Ivan L. Otto on Emigration to the U.S.

This clip relates to numerous content standards from the Ohio Department of Education curriculum for Social Studies education, including:

    • Modern World History Content Statement #9: Industrialization had social, political and economic effects on Western Europe and the world.
    • World Geography Content Statement #8: Physical, cultural, economic and political factors contribute to human migrations (e.g., drought, religious conflicts, job opportunities, immigration laws).
    • American History Content Statement #27: The collapse of communist governments in Eastern Europe and the USSR brought an end to the Cold War.

 

Abstract:

Ivan L. Otto is Hungarian native that works as a lawyer for the Cleveland firm Squire, Sanders & Dempsey. After World War II, Mr. Otto emigrated from Hungary to the United States and quickly became integrated into the Cleveland public school system. He experienced the polarization of racial tensions in the 1960s and 70s, as he lived in many diverse Cleveland neighborhoods and became deeply involved in local issues through his legal career. The most memorable case he worked on was the Doan Brook Watershed, which is vital to the communities of Northeast Ohio, and to the health of Lake Erie. In this interview from March 2014, Mr. Otto describes his emigration from Hungary to the United States and process of assimilating into the American way of life.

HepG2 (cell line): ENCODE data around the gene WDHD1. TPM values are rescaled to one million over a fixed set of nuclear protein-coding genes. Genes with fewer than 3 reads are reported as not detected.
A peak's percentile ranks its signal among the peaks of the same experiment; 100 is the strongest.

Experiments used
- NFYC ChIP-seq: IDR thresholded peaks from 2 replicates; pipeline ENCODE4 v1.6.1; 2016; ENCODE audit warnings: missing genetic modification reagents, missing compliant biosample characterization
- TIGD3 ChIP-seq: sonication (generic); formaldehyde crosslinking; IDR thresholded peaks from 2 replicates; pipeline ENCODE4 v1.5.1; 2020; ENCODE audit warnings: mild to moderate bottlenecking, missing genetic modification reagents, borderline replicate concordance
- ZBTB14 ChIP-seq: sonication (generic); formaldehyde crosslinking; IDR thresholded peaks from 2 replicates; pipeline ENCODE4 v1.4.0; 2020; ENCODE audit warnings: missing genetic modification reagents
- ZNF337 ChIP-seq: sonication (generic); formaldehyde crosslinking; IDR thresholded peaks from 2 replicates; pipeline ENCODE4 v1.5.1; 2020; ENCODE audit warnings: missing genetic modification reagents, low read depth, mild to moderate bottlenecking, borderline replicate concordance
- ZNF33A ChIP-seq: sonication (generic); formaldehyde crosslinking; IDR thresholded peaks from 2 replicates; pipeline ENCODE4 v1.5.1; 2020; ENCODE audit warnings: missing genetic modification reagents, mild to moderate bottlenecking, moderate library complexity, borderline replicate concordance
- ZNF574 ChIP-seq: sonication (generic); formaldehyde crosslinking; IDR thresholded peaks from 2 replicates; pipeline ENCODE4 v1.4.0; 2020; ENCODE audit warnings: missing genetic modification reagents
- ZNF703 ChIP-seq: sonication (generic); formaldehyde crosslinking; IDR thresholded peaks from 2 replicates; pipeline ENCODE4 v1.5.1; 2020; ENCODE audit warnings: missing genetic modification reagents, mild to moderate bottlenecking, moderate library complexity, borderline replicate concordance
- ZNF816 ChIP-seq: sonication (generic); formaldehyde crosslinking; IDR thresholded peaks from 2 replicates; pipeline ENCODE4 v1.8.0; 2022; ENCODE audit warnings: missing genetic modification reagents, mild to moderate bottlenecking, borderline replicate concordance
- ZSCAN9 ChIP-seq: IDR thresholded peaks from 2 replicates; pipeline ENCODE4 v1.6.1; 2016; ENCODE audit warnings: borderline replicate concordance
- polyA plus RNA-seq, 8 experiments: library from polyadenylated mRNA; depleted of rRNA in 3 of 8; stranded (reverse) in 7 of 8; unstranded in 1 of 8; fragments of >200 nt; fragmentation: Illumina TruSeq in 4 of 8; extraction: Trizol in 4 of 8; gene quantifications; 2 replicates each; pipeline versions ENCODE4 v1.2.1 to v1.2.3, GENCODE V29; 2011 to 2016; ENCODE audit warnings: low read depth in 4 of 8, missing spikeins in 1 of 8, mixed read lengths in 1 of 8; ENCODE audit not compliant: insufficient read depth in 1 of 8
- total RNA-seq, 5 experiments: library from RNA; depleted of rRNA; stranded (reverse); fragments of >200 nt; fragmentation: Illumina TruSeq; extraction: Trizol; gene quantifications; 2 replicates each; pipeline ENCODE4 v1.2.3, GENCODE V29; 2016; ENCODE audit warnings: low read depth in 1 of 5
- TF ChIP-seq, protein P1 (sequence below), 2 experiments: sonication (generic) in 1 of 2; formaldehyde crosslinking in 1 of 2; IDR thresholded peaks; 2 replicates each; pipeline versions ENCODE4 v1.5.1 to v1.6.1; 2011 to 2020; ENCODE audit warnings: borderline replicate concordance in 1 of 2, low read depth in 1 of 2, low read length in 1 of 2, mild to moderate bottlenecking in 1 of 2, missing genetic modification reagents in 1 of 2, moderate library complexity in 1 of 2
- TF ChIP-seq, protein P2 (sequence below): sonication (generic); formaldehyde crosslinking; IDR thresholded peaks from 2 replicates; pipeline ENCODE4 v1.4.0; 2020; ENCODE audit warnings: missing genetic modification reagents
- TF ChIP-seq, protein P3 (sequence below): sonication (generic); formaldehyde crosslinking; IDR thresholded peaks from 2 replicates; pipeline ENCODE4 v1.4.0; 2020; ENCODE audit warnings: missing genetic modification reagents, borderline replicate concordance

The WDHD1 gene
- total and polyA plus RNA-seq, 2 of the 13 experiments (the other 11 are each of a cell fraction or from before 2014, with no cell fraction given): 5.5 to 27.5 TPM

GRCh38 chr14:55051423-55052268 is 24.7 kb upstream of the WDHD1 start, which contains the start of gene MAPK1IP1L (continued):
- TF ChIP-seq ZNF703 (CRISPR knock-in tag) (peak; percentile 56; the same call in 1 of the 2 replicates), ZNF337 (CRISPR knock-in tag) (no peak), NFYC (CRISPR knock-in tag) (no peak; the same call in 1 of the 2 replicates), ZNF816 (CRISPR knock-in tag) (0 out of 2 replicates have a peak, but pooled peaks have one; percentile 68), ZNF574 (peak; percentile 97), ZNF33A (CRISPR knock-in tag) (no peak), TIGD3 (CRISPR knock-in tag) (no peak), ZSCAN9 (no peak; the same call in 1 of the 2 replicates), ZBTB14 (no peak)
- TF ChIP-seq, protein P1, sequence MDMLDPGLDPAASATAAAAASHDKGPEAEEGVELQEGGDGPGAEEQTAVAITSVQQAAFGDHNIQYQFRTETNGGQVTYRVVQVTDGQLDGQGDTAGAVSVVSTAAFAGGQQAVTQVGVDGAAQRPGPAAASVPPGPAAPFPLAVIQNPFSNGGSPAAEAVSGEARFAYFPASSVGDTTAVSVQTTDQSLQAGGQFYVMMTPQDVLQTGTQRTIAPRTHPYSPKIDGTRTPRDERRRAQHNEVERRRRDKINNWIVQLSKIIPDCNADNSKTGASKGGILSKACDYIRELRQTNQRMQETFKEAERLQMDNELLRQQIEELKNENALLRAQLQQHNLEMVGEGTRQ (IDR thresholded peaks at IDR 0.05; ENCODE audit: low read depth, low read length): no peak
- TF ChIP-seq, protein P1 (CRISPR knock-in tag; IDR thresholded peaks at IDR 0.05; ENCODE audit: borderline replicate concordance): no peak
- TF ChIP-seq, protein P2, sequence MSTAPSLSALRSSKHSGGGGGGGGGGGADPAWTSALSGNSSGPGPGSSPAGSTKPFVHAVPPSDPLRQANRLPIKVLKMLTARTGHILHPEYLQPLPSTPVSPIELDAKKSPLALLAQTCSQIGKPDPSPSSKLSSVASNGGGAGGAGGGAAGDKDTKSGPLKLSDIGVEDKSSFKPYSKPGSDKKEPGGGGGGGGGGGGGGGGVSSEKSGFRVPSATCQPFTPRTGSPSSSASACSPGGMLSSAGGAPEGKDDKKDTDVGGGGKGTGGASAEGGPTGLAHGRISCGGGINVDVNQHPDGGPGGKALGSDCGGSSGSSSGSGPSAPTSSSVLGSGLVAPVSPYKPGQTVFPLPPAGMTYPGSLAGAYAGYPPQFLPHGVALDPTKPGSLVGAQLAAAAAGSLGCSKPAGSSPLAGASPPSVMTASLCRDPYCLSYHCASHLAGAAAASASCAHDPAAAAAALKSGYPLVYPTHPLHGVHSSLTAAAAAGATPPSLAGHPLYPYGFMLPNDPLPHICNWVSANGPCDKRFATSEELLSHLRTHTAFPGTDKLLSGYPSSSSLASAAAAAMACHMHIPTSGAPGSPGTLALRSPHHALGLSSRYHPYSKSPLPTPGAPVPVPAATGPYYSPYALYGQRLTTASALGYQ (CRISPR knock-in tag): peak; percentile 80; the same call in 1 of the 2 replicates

Potential Classroom Applications:

Educators can use this clip within the classroom to discuss the impact of World War II on the European population. The War, combined with horrific events such as the Holocaust, displaced many European natives and caused individuals and families to flee to other countries to seek refuge. This interview can be used as a primary source material to help students understand the circumstances in which many European immigrants came to find their permanent residence in the United States. Educators can use this clip in connection with immigration lesson plans, such as those provided by the New York Times, to also share with students the difficulty some immigrants faced in gaining citizenship and initial entrance into the nation.

Teachers can also use this interview clip to discuss and contextualize the Cold War. Many students do not understand who was involved in the conflict or exactly how it progressed, and thus this clip can provide an excellent introduction to a lesson on the topic. The Stanford History Education Group has provided lesson plans and primary source materials to introduce students to the origins of the Cold War and give them a detailed timeline of its events. In connection with the aforementioned materials, the interview with Mr. Otto helps students understand the Cold War as one portion of the larger story of world history.

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